Despite having declared a nationwide lockdown, the Government of India ensured the sale and supply of essentials through retailers, wholesalers, and kirana stores. The retail industry accounts for 10% of the GDP of India. Additionally, it is responsible for 8% of employment generation in the country. In India, there are approximately 12 million kirana stores that range from large stores in cities to tiny shops in the village, servicing a few hundred people. Kirana stores are conventional businesses, and their advantage is that they understand the pulse and pain of their consumers and are well versed in the trade of food and groceries. According to a report by India Brand Equity Foundation (IBEF), India is currently the world’s fifth-largest global destination in the retail space.

Real Estate plays a primary role in the infrastructure of the country and is also a leading employment generator. Retail makes up a significant portion of commercial real estate; however, 90% of the retail sector still falls under the unorganised category. Despite both state and central governments taking measures, more efforts need to be channelled to organise the sector.

The dilution of the APMC Act will benefit the farmers and further encourage new reforms in the agricultural sector. This was a bold move by the government to connect the farmers directly to the buyers, who could be merchants or even large food processing companies. This will indirectly create additional jobs that will result in an increased demand of goods, thereby leading to the prosperity of the farmer.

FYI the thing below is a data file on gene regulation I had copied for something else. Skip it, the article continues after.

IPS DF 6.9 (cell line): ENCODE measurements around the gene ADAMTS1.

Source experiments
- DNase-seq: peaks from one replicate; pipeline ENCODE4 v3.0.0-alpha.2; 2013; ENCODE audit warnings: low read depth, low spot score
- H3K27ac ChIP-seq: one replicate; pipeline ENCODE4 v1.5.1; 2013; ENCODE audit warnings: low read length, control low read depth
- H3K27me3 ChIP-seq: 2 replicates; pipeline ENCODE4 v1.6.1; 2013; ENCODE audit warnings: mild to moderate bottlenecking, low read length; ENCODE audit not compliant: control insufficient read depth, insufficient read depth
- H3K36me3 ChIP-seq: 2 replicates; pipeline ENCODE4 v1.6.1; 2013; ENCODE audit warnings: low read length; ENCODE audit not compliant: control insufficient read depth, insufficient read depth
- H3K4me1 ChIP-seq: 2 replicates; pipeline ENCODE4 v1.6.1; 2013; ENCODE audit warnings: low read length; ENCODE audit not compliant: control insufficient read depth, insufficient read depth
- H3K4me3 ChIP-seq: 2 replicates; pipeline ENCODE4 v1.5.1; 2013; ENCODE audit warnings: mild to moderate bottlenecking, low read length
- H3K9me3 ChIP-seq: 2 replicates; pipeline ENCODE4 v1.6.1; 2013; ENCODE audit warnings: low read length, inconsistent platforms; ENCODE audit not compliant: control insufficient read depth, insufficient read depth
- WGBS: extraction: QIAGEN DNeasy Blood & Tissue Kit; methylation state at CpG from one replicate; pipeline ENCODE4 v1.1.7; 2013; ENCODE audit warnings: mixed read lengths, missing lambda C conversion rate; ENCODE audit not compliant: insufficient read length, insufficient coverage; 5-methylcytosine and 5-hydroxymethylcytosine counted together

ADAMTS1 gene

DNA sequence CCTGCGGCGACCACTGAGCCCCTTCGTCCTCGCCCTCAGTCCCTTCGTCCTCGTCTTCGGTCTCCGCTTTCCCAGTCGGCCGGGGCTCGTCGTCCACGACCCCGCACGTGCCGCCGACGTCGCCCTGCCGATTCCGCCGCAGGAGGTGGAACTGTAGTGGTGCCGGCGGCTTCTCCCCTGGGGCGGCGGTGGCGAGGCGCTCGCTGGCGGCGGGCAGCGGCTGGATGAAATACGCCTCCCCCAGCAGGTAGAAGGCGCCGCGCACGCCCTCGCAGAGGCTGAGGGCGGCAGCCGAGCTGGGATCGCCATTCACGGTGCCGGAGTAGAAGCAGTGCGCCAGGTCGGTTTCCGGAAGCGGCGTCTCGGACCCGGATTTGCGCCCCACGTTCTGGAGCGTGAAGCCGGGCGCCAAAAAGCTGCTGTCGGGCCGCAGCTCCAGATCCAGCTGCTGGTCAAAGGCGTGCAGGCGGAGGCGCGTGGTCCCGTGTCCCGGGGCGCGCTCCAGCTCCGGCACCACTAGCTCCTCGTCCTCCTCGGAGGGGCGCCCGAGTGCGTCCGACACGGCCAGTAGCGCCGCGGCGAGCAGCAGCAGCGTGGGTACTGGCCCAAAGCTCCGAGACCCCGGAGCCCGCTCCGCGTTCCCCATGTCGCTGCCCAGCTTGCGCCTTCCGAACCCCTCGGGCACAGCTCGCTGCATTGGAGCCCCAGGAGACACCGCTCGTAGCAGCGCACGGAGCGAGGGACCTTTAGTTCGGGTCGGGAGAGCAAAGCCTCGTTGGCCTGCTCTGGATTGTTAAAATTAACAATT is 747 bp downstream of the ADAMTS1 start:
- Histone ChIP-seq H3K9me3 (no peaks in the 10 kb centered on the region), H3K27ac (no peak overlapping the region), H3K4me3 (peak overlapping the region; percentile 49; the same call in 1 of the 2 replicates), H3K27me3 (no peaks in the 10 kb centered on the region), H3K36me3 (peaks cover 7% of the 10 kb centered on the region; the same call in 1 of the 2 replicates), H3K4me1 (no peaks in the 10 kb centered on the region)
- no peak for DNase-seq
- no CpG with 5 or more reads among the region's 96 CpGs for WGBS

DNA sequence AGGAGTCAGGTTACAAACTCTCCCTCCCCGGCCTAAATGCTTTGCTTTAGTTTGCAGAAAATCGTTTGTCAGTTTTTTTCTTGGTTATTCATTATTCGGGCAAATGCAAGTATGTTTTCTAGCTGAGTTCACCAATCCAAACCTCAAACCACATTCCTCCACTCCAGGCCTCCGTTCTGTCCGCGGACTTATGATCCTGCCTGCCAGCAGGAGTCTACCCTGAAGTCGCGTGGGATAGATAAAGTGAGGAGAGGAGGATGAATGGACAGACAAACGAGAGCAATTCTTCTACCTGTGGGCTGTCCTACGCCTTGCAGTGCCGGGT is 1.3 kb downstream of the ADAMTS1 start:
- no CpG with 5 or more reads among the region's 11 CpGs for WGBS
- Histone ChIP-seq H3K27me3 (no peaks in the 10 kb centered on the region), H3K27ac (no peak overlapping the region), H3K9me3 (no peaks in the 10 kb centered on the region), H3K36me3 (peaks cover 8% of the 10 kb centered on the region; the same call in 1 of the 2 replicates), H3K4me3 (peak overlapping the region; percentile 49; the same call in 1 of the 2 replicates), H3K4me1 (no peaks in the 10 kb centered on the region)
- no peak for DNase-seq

To stimulate demand that is currently subdued, the government will have to work on relief measures to encourage discretionary spending. The only way to improve the situation is by creating extra liquidity to propagate demand. Cues from Germany suggest that certain tax rebates and holidays could lift the buyer’s sentiment. For example, despite being considered as essential goods, soaps, toiletries, biscuits, and packaged food fall in the 18% tax slab. The government should not only consider bringing down the tax rate for such items to 12% but should also work on ways they can reduce the number of tax slabs that are present in the current GST regime.

With the easing of the lockdown restrictions and the resumption of several businesses, it is now time for serious reforms that will make the country self-reliant, especially in areas that need serious intervention, such as manufacturing, retail, and agricultural and technological reforms.

There is indeed a long way to the full recovery for India and the only imperative now is to overhaul archaic policies. However, technology is catalysing the way these reforms are shaping up. Even during the lockdown, technology played a significant role in ensuring the continuity of business and encouraging offline retailers to adapt to stay relevant. It is also important to note that in the future, technology will play the role of an ‘enabler’ for many reforms, especially for various sectors dependent on the retail industry. Measures undertaken in these sectors will create a conducive atmosphere for new investments, which in turn will play a key role in kick-starting the economy of an Atmanirbhar Bharat that will propel us through this turbulent phase.

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Views are personal. The author is MD and CEO, METRO Cash & Carry India.